It would be absurd to assume that this represents the Dravidian type of 5,000 years ago. In the case of the Brahui-speaking people of Baluchistan we know that, though they have preserved the Dravidian speech of their ancestors, they have entirely failed to preserve their racial character, which thanks to continuous recruitment from without has now become mainly Iranian; and we know, also, that the Dravidian type in the south of the peninsula has been largely transformed by the free admixture of the aboriginal, i.e. Proto-Australoid, blood as well perhaps other elements. So shadowy, indeed, is the distinction between the Dravidians and many of the aboriginals, that in the case of the Munda-speaking people most authorities incline to doubt if any distinction at all can be drawn.

    Any attempt, therefore, to equate the Sumerians with the ancient Dravidians is complicated at the outset by the difficulty of defining either the Sumerian or the Dravidian type.

    If, as most authorities on the subject maintain, the Dravidians came out of the West and entered India as invaders, we might supposed that they were originally related to the Meditteraneans who are represented at Kish, Anau, Nal, and Mohenjo-daro (where the largest proportion of skulls belong to this type), and that the type was subsequently transformed in India itself by intermarriage with proto-Australoids and others. If, however, they were indigenous, as others hold, in India, we must suppose that they were proto-Australoid in origin and developed their Dravidian character by intermingling with foreign elements and by process of natural evolution. But, in whatever direction they may have moved, whether from East to West or West to East, it would obviously be very rash in the present uncertain state of our knowledge to endeavour to identify as "Dravidian" either skulls classed by Colonel Sewell as Proto-Asutraloid or those classed as Mediterranean; rasher still to identify any of these skulls as "Sumerians".
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    I believe that the bulk of the people who live in the Indus Valley today are the descendants of the people of the Indus Valley Civilization. Due to invasions/migrations of different groups, the present day population has a "mixed" ancestral lineage but that does not divorce them from the founding populations of the region. Although, I would suspect that the "low-caste" groups have a higher degree of physical similarity and genetic relationship with the people of the Indus Valley civilization and so they would tend to resemble people from those groups:




















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    ^we can't know, the whole of today's Pakistan has witness foreign invasions, esp. during its pre-Islamic period, not even talking of the inter-South Asian pop. movements. They could have looked like that, or like the Baloch who inhabit these areas nowadays:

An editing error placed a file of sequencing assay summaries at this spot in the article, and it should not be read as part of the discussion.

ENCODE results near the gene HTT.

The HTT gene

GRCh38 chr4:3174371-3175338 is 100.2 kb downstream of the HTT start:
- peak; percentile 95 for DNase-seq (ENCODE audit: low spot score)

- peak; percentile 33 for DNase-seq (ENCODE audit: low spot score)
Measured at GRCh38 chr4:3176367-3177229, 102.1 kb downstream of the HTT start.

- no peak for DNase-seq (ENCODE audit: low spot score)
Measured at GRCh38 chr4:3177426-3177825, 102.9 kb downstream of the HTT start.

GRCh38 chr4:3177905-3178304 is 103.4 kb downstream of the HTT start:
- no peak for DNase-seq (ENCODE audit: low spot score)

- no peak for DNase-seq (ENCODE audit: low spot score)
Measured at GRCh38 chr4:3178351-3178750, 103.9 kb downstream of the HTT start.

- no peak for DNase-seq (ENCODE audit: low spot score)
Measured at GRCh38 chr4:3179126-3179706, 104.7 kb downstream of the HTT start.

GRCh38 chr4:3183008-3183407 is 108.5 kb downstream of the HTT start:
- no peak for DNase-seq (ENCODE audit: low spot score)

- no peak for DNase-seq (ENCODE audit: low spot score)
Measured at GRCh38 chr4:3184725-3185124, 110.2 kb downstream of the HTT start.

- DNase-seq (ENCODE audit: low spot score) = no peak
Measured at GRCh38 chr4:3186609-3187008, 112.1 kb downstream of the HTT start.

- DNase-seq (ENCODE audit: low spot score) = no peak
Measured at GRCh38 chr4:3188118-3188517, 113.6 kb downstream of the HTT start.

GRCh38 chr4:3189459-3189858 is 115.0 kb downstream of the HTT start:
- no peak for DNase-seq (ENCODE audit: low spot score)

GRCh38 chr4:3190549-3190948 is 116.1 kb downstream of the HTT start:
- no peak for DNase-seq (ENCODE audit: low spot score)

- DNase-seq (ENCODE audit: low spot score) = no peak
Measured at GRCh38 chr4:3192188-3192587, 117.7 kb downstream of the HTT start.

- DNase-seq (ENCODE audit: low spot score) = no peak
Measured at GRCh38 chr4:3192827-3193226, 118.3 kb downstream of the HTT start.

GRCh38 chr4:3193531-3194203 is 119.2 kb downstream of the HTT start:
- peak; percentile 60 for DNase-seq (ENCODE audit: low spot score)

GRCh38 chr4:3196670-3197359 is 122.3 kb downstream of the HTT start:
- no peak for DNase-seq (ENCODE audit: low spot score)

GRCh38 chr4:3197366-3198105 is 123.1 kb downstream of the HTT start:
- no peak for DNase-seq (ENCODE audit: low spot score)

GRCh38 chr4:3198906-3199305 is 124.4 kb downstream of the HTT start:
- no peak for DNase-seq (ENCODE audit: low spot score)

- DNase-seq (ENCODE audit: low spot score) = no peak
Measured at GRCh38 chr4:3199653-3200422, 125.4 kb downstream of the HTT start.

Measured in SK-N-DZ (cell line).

Your pictures seem to be from Sindh mainly, what is now called Saraikistan ('inner' Punjab) and the in-between, the Cholistan desert (picture #9, typical of the folk musicians who, ironically I've remarked in some weddings, tend to be darker than the general population, and form a 'caste' of their own...)
    I don't know if it could represent them all, because, once again, of the area's diversity: for Sindh, there are a lot of Marwaris from Rajasthan, who look different from the 'ethnic' Sindhis; and even amongst Sindhis (or Punjabis, or Tamils, etc) people point out caste-based differences because of the facial features, etc so we can't say which ethnic/caste group may look like the ancient Dravidians.
    "... musical training can strongly protect the aging brain from a cognitive decay." (Claudio Brigati et al 2012)

    Mun tu shudam tu mun shudi,
    Mun tun shudam tu jaan shudi.
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    Mun deegaram tu deegari.

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    Sindh and Inner Punjab are where the two most prominent Indus Valley sites are located. You find these phenotypes all throughout Punjab and Sindh, especially along the rivers.

    Given how these phenotypes also show up in decreasing proportions among higher caste populations who tend to speak about foreign origins, I don't think it's unreasonable to suspect that they form the bedrock indigenious population of the area.

    I think it is very unlikely they looked anything like those Baloch. The Baloch are very much related to modern Persians/Indo-Aryans, relative newcomers to the region who in Balochistan probably mixed with other invaders (Arabs) and the aboriginal indigenous population who IMO, most likely resembled the folks from Sindh and inner Punjab, particularly among the lowest castes and marginalized groups. The Brahui are very mixed as well, so not much can be made from their looks either.

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    Yeah i also suspect majority looked like the pictures posted by userwithoutname. though we have to remember there are is a statue of some priest or king from indus valley which looks very (iranian) like. Perhaps the upper class of the society was more Iranian like. Kinda like today actually